Prime Minister's Questions: The key bits and the verdict
Theresa May went head-to-head with Jeremy Corbyn in the House of Commons. Here's what happened.
It was a slightly perkier prime minister than of late that entered the PMQs bear pit for yet another duffing up over Brexit.
Jeremy Corbyn cut straight to the chase, asking the PM "What is her plan B?"
Mrs May repeated her regular form of words on the subject - her deal would deliver Brexit for the British people, and other options would lead to "delay, uncertainty and risk never delivering Brexit".
The only problem, said Mr Corbyn, was that her deal has been twice defeated in the Commons, once by a record margin.
Will she be supporting motions for a customs union when MPs vote later on different Brexit options?
Mrs May said her deal would deliver all the benefits of a customs union, while allowing the UK to strike its own trade deals "in our interests" not the interests of Brussels.
Mr Corbyn used to believe in that too, she told the Labour leader. But now, she claimed, he would prefer the EU to make the decisions on trade.
The CBI and the TUC had both backed a customs union - these were "strange times indeed" when a Conservative government ignored the advice of business, Mr Corbyn told the PM.
Labour's proposals did not begin "a race to the bottom", he declared.
"Why is she prepared to risk jobs and industry in an attempt to run down the clock and blackmail MPs into supporting her deal," he asked.
Mrs May said she has been negotiating to protect workers' rights and added "we are a government that has enhanced workers' rights".
"The Labour Party can never stand it when they are told the Conservative Party has stood up for workers," she said.
The prime minister was unable to guarantee dynamic alignment with European standards, said Mr Corbyn, and she knows full well that the Labour proposals are to use the EU standards as a baseline and to improve them.
In his resignation letter, the business minister said he hoped Mrs May would act in the national interest and enable Parliament to find a consensus on a negotiating position, said Mr Corbyn.
Will the prime minister accept the will of the House as the UK's base negotiating position, he asked.
Mrs May said her objective was to fulfil the result of the referendum.
She hadn't answered his question, shot back the Labour leader, adding: "The country deserves to know whether the prime minister will abide by the decisions of MPs."
"The prime minister is failing to deliver Brexit because she can't build a consensus. Either listen and change course or go - which is it to be?"
The PM wrapped up their encounter in the traditional manner.
"The biggest threat to our economy is sitting on the Labour front bench," she told MPs.
What else came up?
The SNP's leader at Westminster Ian Blackford said the PM was about to announce her departure in a last attempt to get her deal through. Did she feel no sense of responsibility? he asked.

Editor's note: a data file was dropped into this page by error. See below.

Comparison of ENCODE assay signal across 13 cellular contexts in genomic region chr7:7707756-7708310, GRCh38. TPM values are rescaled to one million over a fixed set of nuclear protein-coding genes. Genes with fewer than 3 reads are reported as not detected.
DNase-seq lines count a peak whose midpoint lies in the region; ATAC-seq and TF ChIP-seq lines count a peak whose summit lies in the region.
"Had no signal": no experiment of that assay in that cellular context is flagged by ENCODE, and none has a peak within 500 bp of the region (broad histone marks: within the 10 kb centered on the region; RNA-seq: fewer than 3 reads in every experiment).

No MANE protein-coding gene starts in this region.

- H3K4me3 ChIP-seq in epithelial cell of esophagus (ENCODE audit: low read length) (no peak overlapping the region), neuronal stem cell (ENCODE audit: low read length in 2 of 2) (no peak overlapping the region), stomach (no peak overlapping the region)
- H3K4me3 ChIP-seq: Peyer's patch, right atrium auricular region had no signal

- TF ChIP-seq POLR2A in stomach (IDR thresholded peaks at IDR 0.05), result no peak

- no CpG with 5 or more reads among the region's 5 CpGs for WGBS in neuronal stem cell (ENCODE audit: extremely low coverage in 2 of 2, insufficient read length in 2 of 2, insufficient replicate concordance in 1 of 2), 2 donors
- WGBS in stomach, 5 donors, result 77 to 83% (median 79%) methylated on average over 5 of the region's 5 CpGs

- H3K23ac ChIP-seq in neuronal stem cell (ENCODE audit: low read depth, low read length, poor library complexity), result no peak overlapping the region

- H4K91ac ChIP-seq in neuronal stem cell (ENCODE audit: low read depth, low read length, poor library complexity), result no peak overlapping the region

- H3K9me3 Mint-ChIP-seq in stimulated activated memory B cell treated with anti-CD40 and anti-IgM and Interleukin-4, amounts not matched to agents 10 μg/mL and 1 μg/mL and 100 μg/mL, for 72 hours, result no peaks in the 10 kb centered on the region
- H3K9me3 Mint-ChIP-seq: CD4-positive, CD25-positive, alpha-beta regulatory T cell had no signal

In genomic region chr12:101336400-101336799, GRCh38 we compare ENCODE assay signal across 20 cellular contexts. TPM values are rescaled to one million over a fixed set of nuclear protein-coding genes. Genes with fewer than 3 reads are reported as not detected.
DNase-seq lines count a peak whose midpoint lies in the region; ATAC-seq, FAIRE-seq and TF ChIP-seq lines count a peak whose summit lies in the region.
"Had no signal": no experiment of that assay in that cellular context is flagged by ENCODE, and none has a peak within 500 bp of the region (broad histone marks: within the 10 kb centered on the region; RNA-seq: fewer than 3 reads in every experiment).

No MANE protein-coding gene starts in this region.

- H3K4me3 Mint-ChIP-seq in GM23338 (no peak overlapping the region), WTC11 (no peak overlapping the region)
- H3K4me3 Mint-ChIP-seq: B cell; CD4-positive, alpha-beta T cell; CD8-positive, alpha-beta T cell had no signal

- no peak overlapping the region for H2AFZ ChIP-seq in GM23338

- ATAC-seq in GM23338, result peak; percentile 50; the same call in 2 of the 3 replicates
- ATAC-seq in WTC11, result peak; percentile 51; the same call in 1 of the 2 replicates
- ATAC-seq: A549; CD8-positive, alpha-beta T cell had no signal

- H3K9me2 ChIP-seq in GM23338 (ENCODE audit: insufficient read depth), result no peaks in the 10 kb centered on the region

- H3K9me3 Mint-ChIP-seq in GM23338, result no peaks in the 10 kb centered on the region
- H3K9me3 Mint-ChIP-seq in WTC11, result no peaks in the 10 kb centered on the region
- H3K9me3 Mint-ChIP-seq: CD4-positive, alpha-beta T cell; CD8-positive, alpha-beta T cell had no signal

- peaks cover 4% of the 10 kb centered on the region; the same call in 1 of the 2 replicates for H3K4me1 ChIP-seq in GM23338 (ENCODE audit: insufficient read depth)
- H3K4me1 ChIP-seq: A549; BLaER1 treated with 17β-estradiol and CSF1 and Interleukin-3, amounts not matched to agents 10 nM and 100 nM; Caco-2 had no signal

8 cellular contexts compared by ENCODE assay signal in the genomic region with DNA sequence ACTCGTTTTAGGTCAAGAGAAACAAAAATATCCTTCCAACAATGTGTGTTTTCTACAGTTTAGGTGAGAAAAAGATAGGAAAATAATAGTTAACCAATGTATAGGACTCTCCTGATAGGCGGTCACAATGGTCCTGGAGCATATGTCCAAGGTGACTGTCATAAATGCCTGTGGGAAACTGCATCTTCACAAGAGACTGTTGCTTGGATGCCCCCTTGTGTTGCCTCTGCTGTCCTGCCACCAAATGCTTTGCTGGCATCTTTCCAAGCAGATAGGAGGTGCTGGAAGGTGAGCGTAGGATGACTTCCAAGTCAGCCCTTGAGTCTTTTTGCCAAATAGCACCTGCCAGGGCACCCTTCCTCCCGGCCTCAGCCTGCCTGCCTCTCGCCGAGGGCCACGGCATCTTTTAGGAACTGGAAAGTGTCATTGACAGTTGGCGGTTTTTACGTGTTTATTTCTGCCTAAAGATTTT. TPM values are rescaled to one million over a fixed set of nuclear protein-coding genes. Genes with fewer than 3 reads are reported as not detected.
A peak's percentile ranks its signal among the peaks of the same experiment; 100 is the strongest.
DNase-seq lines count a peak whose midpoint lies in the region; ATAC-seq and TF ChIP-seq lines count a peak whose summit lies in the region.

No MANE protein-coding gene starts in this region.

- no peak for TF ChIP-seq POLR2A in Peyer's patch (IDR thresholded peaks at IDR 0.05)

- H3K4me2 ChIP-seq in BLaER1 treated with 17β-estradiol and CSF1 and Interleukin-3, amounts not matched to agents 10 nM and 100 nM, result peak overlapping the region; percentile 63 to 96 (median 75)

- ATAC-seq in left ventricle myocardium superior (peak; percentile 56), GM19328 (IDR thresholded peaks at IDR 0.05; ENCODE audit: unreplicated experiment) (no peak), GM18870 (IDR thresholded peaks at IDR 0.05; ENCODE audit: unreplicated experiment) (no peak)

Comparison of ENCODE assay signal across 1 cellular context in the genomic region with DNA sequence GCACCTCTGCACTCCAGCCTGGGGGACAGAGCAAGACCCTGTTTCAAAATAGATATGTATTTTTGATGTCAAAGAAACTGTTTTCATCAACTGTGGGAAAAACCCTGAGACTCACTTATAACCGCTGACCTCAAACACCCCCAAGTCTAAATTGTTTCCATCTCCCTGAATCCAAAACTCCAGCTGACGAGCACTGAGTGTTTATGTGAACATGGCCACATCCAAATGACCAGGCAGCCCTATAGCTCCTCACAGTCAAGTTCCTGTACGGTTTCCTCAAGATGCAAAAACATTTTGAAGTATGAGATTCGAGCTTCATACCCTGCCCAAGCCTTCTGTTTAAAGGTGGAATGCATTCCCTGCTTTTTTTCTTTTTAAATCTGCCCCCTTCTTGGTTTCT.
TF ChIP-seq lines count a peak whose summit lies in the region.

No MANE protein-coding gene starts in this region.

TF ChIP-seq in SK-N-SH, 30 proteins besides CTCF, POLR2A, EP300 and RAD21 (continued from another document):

Tory Brexiteer Andrew Bridgen accused the PM of breaking the trust of Tory voters by "begging our EU masters" to delay Brexit.
Labour's Chi Onwurah asked the PM to contemplate the impact of Brexit on businesses and individuals, and consider whether she was making a "terrible mistake".
Conservative MP Jack Lopresti highlighted what he called the "politically-motivated witch hunt" of army veterans who had served in Northern Ireland.
Veteran Tory Brexiteer Sir Bill Cash asked the prime minister to publish her advice from the Attorney General about changing the date the UK leaves the EU.
The SNP's Stewart Hosie asked the PM when she would resign over Brexit "chaos".
Hull Labour MP Diana Johnson claimed the much-vaunted Northern Powerhouse had "stalled".
Here is BBC Parliamentary Correspondent Mark Darcy's take on the session:
Ho-hum. This was one of those occasions where a combination of the way PMQs is set up, and poorly targeted questioning, meant that there was little to be learned, at least directly.
The chewiest news nugget to emerge was probably the Brexiteer Conservative Andrew Bridgen's direct challenge to the PM - saying his constituents would never forgive her for postponing Brexit day. Chewy because the question indicated the mood of a clear Conservative faction, and was couched in such scathing terms.
The PM's answering put-down, that if he had wanted Brexit on schedule, he should have voted for her deal, was delivered with a certain confidence, and she did seem in less faltering form today.
The other thing to notice was the lack of follow up for Mr Bridgen; a succession of angry Brexiteers delivering a creeping bombardment on their leader would have been a very bad sign for the PM. But there was no sign of any pre-coup softening up - rather the reverse.
The SNP's Ian Blackford said the PM should take responsibility for the state of the Brexit process and accused her of preparing to resign, having left a mess behind her.
He attracted loud opposition cheers - but the real danger to the prime minister lies on her own benches and they were clearly not ready to deliver a public rejection, especially with a slight sense of a farewell creeping into the prime ministerial phraseology… accidentally or otherwise, that reference to her sense of duty having kept her going did have rather final overtones
Jeremy Corbyn finally got to his most telling point with his final question; would the prime minister seek to implement the will of the Commons, if MPs do manage to come up with an agreed version of Brexit?
But when she brushed it off, he was left with no opportunity to press her further.